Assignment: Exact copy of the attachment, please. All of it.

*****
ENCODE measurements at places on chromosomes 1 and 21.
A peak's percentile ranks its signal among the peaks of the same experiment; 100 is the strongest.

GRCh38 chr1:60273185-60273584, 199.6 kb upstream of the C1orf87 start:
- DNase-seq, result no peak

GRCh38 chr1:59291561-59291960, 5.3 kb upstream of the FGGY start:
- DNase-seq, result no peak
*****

ENCODE measurements at places on chromosomes 1 and 21.
A peak's percentile ranks its signal among the peaks of the same experiment; 100 is the strongest.

GRCh38 chr1:60273185-60273584, 199.6 kb upstream of the C1orf87 start:
- DNase-seq, result no peak

GRCh38 chr1:59291561-59291960, 5.3 kb upstream of the FGGY start:
- DNase-seq, result no peak